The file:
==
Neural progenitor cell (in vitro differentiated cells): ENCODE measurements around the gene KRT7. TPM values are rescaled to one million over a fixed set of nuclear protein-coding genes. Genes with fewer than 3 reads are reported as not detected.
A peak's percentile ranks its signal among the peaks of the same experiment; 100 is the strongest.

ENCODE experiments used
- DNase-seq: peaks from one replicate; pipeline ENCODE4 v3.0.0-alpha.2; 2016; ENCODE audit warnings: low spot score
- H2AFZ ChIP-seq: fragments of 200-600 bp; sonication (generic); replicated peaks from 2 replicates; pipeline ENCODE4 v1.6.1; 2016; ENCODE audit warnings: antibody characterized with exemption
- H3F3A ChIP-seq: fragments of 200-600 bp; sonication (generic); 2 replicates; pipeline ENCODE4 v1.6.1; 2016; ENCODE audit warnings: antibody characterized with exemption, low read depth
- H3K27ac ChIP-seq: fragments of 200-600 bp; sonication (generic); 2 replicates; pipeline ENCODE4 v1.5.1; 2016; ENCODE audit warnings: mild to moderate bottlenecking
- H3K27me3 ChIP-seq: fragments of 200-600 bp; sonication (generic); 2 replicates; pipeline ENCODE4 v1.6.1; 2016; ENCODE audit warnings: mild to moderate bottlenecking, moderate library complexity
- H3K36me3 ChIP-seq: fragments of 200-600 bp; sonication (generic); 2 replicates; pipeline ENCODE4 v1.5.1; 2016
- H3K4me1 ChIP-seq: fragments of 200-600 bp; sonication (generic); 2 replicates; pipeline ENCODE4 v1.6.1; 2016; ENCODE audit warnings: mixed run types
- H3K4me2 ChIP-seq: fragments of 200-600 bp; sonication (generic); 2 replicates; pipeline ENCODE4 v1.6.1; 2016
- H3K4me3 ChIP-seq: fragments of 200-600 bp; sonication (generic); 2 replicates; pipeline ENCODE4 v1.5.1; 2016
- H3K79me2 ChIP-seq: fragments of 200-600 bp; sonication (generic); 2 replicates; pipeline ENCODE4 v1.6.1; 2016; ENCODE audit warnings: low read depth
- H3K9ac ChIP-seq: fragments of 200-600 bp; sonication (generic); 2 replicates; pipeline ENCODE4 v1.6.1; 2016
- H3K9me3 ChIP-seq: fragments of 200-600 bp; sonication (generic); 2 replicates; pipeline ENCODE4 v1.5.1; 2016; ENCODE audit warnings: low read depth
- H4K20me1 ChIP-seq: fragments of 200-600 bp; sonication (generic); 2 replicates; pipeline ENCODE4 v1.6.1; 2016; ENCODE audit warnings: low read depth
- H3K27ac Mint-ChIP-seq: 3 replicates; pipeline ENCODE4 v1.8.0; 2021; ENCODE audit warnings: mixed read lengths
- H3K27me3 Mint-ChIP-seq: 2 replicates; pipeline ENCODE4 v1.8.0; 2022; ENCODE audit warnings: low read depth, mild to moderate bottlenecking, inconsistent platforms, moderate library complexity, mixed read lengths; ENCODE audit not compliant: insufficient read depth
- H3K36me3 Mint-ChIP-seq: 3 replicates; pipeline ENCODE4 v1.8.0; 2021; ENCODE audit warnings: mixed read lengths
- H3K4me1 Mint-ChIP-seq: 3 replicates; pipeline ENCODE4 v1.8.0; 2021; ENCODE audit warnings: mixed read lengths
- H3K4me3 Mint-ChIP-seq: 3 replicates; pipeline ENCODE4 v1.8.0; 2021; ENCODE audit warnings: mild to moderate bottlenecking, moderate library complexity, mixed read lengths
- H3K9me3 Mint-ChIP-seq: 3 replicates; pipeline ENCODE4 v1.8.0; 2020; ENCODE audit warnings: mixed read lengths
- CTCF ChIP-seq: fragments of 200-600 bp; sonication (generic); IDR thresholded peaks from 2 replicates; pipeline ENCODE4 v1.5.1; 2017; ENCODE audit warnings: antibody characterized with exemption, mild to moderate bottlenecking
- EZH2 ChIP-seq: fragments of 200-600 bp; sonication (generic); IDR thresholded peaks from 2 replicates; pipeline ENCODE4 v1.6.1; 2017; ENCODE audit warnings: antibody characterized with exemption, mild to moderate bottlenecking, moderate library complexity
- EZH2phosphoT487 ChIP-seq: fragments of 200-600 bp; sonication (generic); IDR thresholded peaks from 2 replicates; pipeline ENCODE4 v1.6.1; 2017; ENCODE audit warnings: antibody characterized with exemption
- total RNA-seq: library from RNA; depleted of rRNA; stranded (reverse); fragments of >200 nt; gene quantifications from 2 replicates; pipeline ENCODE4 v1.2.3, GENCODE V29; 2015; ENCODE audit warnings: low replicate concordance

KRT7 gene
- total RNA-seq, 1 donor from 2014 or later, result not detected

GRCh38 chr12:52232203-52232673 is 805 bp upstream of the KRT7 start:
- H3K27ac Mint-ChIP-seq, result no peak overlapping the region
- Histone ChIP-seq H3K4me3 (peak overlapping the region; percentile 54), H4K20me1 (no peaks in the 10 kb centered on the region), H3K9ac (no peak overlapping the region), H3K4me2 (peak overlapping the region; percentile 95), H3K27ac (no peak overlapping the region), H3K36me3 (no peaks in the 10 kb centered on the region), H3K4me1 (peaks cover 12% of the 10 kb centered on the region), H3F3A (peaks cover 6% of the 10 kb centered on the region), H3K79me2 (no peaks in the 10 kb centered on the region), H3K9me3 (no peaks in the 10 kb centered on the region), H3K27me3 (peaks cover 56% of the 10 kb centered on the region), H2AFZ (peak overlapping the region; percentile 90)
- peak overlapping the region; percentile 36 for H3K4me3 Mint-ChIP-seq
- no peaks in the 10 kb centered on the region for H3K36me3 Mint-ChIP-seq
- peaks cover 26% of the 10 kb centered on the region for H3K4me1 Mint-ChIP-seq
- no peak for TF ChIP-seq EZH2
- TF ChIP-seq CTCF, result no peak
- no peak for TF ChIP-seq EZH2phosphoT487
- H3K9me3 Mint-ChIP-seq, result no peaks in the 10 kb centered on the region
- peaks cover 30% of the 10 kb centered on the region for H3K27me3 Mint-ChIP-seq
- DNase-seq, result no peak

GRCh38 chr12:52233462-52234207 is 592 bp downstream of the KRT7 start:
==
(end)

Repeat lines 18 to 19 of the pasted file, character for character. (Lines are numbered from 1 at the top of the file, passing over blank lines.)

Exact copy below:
- H3K27me3 Mint-ChIP-seq: 2 replicates; pipeline ENCODE4 v1.8.0; 2022; ENCODE audit warnings: low read depth, mild to moderate bottlenecking, inconsistent platforms, moderate library complexity, mixed read lengths; ENCODE audit not compliant: insufficient read depth
- H3K36me3 Mint-ChIP-seq: 3 replicates; pipeline ENCODE4 v1.8.0; 2021; ENCODE audit warnings: mixed read lengths